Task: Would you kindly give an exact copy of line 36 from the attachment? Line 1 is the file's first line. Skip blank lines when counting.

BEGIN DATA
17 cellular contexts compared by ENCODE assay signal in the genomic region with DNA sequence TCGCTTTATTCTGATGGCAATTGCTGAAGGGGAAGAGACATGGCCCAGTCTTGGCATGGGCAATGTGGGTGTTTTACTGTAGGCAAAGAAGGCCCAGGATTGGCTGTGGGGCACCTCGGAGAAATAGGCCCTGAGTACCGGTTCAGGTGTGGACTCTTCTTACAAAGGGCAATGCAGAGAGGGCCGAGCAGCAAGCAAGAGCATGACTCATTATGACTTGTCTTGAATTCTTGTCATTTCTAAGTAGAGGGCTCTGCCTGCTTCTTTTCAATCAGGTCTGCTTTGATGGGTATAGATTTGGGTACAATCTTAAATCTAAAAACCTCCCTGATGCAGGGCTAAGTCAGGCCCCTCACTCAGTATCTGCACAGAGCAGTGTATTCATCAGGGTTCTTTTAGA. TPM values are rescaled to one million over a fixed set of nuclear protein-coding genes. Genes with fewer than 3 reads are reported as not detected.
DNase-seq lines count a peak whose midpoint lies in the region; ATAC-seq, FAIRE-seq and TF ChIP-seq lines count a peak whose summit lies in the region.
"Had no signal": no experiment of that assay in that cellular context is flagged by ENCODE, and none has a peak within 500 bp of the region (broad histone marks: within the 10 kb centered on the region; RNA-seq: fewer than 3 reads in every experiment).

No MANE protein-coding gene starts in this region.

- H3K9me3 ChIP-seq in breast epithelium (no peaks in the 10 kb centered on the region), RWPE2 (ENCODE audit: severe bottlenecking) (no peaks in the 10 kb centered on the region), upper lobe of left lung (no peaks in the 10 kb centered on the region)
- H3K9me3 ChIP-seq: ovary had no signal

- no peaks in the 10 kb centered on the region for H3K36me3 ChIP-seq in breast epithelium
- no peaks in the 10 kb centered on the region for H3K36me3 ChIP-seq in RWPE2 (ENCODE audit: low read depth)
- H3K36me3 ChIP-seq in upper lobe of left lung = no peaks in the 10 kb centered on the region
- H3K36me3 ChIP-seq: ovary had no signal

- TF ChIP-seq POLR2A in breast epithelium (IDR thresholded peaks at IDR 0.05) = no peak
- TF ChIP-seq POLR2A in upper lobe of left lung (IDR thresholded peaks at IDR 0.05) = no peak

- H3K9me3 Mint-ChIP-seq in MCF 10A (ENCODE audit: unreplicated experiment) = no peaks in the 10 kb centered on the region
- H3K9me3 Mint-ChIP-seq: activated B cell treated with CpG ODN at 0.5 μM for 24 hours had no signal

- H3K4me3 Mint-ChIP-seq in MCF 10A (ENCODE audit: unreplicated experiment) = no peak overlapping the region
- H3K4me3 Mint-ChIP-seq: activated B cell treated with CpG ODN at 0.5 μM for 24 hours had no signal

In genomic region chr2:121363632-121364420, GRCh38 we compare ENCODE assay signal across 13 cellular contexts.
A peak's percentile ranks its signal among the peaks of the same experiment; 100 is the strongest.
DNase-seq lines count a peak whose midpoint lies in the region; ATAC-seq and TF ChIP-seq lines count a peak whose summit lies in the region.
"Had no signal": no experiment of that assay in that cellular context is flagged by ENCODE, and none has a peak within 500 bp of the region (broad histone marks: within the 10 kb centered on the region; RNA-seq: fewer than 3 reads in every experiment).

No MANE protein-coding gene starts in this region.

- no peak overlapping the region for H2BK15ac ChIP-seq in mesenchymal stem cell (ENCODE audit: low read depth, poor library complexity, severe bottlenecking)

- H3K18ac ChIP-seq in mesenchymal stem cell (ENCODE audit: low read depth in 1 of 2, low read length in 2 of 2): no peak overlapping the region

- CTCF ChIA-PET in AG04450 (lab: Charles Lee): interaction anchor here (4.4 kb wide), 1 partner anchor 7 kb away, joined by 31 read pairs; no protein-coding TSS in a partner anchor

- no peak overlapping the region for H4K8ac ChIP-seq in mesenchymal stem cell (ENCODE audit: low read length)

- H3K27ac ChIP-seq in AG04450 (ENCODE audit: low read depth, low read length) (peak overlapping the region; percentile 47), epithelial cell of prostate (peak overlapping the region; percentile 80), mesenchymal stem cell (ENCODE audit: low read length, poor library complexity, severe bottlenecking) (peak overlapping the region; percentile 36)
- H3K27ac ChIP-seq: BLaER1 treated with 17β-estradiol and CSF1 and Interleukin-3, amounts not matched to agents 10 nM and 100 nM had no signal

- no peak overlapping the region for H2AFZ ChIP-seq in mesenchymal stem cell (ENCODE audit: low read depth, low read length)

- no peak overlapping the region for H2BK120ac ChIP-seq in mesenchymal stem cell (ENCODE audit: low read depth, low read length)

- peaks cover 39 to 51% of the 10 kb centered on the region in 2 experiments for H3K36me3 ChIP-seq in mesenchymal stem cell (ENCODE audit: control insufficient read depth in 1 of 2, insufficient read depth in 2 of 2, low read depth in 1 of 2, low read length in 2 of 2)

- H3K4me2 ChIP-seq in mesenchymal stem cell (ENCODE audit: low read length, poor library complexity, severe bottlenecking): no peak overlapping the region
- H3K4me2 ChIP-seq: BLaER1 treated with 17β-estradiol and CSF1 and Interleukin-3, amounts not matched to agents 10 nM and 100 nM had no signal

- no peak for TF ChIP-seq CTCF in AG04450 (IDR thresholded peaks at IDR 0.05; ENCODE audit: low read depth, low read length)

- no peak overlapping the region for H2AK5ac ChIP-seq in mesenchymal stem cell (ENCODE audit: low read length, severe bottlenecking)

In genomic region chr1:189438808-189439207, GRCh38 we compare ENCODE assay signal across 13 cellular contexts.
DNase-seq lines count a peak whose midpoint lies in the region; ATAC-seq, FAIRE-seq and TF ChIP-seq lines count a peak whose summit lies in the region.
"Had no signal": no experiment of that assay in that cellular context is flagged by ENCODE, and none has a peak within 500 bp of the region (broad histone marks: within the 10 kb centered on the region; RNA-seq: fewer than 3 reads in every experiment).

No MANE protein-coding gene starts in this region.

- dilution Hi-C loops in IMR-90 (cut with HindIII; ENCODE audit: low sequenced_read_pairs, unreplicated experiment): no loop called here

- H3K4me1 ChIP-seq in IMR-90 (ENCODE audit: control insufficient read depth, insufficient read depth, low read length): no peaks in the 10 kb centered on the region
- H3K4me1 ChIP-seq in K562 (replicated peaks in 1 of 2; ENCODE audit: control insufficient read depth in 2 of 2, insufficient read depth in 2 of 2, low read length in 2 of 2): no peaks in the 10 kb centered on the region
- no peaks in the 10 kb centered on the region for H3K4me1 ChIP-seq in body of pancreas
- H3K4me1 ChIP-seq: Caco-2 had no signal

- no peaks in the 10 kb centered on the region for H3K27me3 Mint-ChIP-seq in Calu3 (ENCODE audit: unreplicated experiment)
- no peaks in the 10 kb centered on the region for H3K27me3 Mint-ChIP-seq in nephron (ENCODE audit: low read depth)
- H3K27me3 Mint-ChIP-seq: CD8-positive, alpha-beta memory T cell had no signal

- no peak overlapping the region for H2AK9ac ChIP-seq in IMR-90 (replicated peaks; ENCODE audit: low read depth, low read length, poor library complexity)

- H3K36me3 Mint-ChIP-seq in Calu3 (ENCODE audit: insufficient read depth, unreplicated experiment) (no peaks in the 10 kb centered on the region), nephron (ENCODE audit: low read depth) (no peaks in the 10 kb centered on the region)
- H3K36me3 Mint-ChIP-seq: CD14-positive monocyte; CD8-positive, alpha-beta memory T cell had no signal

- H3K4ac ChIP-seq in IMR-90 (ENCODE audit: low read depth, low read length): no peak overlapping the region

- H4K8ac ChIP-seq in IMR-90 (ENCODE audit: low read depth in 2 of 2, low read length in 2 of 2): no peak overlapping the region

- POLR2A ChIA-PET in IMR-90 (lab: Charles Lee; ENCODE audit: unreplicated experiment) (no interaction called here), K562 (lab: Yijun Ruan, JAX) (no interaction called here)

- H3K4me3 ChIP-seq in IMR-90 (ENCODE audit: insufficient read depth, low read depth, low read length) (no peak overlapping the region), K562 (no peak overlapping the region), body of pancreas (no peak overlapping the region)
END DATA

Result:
DNase-seq lines count a peak whose midpoint lies in the region; ATAC-seq, FAIRE-seq and TF ChIP-seq lines count a peak whose summit lies in the region.